Dye & Durham Ltd., which makes software used by law firms, took advantage of a more than sixfold rally in its shares since its July IPO to raise $500 million (US$394 million) in a bought deal of stock and convertible debentures, the company said Tuesday. Dye & Durham, which went public at $7.50 a share, received $50.50 per share in the private placement. Peers including Lightspeed POS Inc. and Docebo Inc. have made similar moves.

Shares of technology companies have gained since the onset of the pandemic as their corporate customers increasingly turned to cloud-based applications to support their remote workforces, said Anurag Rana, an analyst at Bloomberg Intelligence. The technology sector was one of the few places investors could look for growth during the crisis, with huge swaths of the economy including retailers, restaurants, airlines, hotels and casinos hammered by lockdowns, he said.

“Issuers and private-equity investors are not stupid, and they know somewhere down the road that valuations may come back,” Rana said. “So this is the time when they sell.”

Canada’s S&P/TSX Information Technology Index has risen 82 per cent in the past year, fuelled by rallies in Lightspeed and Shopify Inc. That compares with a 36 per cent advance for the U.S. S&P 500 Information Technology Index.

Those gains are giving early investors in tech companies an opportunity to take some profits. In conjunction with Dye & Durham’s private deal announced Tuesday, some investors agreed with the underwriters to sell 1.98 million shares at the $50.50 price as well.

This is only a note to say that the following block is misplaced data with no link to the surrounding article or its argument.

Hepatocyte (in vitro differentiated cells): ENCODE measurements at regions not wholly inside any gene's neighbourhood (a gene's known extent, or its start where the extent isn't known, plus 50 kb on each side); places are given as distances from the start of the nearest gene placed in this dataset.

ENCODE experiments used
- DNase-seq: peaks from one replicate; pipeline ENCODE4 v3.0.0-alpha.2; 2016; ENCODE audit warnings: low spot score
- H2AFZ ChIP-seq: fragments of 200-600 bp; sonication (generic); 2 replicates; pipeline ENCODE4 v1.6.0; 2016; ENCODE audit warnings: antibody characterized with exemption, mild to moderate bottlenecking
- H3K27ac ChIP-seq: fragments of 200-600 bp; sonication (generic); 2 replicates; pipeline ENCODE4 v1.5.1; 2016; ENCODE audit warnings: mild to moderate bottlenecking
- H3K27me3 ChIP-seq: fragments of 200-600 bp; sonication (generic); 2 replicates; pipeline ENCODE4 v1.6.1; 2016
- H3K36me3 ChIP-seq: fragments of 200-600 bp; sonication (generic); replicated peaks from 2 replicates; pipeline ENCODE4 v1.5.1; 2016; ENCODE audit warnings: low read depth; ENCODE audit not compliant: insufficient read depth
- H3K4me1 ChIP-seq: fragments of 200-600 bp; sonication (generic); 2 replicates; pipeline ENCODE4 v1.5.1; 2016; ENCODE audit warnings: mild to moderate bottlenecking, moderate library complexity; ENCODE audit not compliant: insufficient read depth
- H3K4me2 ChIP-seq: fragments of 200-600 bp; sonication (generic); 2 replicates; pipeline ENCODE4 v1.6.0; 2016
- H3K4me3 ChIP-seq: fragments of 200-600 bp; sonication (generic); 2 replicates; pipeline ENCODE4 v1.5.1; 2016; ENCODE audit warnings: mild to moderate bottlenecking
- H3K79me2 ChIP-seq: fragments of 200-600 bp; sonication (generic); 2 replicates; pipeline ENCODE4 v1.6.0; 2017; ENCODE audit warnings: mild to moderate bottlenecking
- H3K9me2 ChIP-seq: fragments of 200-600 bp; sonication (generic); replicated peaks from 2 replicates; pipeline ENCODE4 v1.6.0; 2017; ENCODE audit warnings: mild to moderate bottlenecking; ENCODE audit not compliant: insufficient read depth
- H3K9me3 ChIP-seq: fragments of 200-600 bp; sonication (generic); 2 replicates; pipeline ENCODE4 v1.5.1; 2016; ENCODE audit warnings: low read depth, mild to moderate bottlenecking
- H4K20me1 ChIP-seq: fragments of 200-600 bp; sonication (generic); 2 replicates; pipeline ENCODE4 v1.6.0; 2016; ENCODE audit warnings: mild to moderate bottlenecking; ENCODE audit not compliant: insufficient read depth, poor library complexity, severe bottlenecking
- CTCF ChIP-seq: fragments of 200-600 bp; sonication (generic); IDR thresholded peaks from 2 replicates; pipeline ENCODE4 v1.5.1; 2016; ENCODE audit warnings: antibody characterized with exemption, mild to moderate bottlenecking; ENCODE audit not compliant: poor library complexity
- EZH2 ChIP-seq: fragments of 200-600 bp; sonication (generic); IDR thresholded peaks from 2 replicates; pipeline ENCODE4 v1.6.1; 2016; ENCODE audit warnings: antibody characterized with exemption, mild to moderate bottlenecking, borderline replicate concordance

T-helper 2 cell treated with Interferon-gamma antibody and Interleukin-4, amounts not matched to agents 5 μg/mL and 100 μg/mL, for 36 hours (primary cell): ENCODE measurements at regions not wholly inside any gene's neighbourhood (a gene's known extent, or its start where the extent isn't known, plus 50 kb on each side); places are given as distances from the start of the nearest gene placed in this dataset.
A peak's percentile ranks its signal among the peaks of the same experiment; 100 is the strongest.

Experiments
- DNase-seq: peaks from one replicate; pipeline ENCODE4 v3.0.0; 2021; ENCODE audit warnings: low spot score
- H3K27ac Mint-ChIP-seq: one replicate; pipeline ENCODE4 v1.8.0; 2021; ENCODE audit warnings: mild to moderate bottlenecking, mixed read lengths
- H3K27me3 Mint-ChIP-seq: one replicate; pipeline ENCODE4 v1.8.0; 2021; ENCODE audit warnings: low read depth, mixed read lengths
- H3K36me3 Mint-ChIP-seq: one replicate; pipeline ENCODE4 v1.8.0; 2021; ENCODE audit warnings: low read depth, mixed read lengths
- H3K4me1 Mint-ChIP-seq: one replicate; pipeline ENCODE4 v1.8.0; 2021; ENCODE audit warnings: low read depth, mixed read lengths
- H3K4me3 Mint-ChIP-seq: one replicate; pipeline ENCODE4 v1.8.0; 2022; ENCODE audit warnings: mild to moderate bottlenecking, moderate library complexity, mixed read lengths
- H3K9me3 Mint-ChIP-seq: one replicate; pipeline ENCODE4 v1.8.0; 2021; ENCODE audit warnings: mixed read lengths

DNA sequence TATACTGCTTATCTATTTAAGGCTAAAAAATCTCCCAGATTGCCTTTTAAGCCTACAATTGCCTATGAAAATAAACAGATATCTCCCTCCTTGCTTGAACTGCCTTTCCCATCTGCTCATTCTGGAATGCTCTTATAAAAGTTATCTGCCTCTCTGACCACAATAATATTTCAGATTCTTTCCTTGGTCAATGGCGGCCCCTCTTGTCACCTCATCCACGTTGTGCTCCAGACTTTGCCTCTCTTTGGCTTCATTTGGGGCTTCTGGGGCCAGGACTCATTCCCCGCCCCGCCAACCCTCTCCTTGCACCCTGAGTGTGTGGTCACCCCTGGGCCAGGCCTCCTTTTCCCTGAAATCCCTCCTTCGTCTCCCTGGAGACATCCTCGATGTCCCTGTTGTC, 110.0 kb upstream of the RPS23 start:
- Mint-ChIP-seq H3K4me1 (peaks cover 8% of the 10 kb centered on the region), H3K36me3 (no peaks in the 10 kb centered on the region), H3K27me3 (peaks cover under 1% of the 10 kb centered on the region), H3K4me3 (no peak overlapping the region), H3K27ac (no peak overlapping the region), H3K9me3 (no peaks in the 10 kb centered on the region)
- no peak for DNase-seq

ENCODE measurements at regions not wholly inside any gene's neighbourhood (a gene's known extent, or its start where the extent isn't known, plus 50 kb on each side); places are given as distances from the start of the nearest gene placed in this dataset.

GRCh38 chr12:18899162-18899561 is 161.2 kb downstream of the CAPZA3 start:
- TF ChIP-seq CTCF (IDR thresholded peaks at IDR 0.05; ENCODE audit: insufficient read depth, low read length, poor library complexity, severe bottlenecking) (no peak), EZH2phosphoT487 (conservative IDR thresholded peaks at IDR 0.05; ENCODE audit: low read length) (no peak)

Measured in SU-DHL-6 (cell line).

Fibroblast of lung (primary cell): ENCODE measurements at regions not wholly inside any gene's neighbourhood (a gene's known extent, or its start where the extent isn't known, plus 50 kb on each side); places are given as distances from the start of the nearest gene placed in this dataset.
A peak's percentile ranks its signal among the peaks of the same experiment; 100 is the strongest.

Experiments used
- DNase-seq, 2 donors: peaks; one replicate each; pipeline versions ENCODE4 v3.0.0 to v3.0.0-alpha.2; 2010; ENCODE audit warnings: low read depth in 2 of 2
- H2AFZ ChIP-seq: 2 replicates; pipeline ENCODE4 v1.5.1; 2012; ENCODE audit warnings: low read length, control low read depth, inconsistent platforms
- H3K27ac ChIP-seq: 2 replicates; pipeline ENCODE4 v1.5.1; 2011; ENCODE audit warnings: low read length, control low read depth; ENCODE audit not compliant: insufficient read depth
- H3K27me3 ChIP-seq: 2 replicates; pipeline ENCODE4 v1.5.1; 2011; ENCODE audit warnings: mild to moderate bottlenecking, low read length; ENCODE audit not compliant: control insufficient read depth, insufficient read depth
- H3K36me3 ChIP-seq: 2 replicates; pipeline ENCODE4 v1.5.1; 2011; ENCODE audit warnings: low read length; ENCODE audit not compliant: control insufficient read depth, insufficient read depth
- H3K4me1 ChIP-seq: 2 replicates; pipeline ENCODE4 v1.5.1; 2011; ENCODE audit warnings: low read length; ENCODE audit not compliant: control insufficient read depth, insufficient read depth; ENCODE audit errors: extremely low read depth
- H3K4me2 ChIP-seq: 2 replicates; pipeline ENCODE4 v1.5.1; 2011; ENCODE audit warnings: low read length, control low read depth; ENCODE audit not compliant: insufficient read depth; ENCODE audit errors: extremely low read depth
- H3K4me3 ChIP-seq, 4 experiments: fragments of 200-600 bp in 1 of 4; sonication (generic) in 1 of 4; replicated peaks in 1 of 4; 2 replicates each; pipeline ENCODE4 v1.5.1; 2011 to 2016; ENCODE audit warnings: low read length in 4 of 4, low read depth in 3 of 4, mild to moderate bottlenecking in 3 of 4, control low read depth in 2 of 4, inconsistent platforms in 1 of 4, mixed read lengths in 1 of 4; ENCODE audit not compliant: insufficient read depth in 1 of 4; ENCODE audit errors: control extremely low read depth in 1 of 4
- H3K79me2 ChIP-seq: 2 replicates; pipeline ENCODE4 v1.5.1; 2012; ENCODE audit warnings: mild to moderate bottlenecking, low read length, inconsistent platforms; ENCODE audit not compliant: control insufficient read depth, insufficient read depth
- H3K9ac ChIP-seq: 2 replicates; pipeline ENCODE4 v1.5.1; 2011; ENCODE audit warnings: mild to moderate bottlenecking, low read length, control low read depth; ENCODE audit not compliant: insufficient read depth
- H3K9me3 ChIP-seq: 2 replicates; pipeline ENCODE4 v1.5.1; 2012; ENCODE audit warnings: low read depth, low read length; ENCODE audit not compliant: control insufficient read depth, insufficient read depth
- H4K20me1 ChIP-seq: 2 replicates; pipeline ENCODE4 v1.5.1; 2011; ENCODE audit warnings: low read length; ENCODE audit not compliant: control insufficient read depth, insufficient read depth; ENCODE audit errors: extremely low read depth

Lightspeed, which provides cloud-based point-of-sale systems for retailers and restaurants, has also seized the moment. The company went public in Canada in February 2019 and last year followed that up with a U.S. IPO, selling shares for US$30.50 apiece. The deal raised US$332.3 million for the company and US$65.4 million for some shareholders.

After Lightspeed’s share price more than doubled, it went back to the market again last week with a public offering of shares for US$70 each, raising US$620.2 million for the company and US$56 million for other shareholders.

Docebo, which sells cloud-based learning software, has tapped the market multiple times over the past year. The firm, which went public in Canada in October 2019, completed a bought deal of shares atC$50 apiece in August. The move raised $25 million for the company and $50 million for investors including founder and Chief Executive Officer Claudio Erba, Chief Revenue Officer Alessio Artuffo and top outside investor Intercap Equity Inc.